Hierarchy of Courts

  • It establishes hierarchy of courts for the adjudication of criminal matters in India.
  • These include
    • Magistrate’s Courts- Subordinate courts responsible for the trial of most criminal cases.
    • Sessions Courts- It is presided over by a Sessions Judge and hear appeals from Magistrate’s Courts.
    • High Courts- They have inherent jurisdiction to hear and decide criminal cases and appeals.
    • Supreme Court- They hear appeals from High Courts and also exercise its original jurisdiction in certain matters.
  • It empowers the State governments to notify any city or town with a population of more than 1 million as a metropolitan area.
  • Such areas have Metropolitan Magistrates.
  • It removes the classification of metropolitan areas and Metropolitan Magistrates.

Procedure of police custody

  • The Constitution and CrPC prohibit detention in police custody beyond 24 hours.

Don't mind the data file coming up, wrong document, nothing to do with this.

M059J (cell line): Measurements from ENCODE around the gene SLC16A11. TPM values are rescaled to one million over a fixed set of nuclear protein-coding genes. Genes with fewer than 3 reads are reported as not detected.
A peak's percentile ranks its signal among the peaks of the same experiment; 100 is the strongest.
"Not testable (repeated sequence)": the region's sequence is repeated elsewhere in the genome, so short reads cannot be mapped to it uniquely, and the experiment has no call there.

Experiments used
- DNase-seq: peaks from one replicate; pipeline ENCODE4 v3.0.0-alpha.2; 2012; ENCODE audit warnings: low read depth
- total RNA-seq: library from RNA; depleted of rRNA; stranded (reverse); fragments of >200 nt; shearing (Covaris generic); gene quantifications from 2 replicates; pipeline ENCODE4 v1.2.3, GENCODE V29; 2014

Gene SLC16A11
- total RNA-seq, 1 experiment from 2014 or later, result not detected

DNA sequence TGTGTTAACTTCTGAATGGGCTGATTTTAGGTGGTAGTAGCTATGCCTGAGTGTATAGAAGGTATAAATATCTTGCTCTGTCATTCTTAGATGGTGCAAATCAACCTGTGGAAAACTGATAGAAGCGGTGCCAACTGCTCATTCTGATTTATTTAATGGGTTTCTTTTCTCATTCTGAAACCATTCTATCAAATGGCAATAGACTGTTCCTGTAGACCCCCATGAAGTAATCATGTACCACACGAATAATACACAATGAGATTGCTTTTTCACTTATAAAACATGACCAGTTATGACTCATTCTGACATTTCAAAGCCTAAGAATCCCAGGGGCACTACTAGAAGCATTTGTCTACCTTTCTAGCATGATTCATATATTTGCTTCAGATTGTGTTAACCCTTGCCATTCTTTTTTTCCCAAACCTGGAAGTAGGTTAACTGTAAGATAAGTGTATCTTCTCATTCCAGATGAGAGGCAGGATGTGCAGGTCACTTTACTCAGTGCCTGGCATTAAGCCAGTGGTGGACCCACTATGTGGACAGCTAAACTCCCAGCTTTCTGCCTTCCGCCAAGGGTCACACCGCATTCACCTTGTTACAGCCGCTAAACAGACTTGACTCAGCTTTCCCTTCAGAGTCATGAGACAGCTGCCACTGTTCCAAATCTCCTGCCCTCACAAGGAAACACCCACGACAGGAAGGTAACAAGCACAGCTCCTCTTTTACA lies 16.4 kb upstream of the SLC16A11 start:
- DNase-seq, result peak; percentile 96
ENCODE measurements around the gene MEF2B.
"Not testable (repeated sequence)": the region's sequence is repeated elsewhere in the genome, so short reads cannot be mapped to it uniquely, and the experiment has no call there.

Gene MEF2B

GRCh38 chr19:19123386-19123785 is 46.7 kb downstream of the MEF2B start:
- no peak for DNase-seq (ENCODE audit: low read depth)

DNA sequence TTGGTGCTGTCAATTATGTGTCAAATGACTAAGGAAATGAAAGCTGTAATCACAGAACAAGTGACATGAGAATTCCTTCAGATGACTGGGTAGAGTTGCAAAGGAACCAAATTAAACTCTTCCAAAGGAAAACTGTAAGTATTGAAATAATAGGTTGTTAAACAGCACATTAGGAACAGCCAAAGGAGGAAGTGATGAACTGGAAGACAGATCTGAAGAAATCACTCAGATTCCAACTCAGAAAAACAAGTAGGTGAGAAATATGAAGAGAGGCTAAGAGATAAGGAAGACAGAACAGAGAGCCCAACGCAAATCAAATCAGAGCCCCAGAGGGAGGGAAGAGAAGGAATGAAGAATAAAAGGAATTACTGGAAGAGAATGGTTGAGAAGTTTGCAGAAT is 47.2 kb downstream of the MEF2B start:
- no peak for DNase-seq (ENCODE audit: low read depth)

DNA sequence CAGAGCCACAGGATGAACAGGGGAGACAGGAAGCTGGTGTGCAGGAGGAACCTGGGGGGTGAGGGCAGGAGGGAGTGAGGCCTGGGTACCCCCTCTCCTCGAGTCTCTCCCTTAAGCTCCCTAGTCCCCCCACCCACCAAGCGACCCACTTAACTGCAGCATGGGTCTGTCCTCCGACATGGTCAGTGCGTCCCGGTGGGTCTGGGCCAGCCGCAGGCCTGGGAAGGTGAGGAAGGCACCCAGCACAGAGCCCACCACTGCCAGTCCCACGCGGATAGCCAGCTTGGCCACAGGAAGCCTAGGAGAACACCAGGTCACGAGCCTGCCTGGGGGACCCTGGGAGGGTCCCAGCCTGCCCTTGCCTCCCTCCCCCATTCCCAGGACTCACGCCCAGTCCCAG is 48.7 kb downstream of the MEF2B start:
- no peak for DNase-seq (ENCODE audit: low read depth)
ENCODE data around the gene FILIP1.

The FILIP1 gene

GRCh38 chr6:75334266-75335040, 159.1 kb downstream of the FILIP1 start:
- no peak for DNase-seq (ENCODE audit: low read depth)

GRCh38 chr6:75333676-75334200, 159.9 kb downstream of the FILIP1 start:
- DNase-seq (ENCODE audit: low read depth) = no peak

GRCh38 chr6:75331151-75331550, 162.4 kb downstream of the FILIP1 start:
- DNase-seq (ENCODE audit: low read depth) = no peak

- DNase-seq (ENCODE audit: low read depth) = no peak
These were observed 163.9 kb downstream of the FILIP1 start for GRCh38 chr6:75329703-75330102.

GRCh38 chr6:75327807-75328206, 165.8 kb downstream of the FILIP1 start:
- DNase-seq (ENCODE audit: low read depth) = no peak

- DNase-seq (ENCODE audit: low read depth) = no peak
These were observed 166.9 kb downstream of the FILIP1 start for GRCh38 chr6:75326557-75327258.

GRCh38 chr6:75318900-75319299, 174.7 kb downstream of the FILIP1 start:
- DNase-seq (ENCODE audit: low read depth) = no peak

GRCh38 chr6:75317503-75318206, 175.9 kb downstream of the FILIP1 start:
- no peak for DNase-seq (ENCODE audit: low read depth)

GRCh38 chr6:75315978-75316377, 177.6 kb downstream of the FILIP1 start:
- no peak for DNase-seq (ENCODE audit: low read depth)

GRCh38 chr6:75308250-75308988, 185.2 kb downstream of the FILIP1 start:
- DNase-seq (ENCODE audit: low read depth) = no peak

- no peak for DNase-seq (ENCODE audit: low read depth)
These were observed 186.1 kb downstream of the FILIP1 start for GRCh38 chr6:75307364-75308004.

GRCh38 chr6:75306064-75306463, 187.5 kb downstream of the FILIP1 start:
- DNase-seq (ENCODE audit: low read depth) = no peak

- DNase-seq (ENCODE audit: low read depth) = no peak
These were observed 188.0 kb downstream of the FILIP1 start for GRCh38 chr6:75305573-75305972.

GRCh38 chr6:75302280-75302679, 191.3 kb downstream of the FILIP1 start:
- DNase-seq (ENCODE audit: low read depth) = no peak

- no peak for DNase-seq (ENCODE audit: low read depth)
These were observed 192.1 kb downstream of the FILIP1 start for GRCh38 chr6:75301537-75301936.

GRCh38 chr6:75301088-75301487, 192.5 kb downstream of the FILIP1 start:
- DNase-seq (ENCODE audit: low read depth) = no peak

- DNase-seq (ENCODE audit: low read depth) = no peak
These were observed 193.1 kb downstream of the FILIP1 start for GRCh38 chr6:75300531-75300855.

• The Magistrate is empowered to extend it up to 15 days in case investigation cannot be completed within 24 hours.
  • The overall detention cannot exceed 60 or 90 days depending on the offence.
  • It adds that the police custody of 15 days can be authorised in whole or in parts at any time during the initial 40 or 60 days out of the 60 or 90 days period

What are the cons of BNSS2?

  • Alteration of police custody procedure- Extension in the police custody may lead to denial of bail for the entire period if the police has not exhausted the 15 days custody.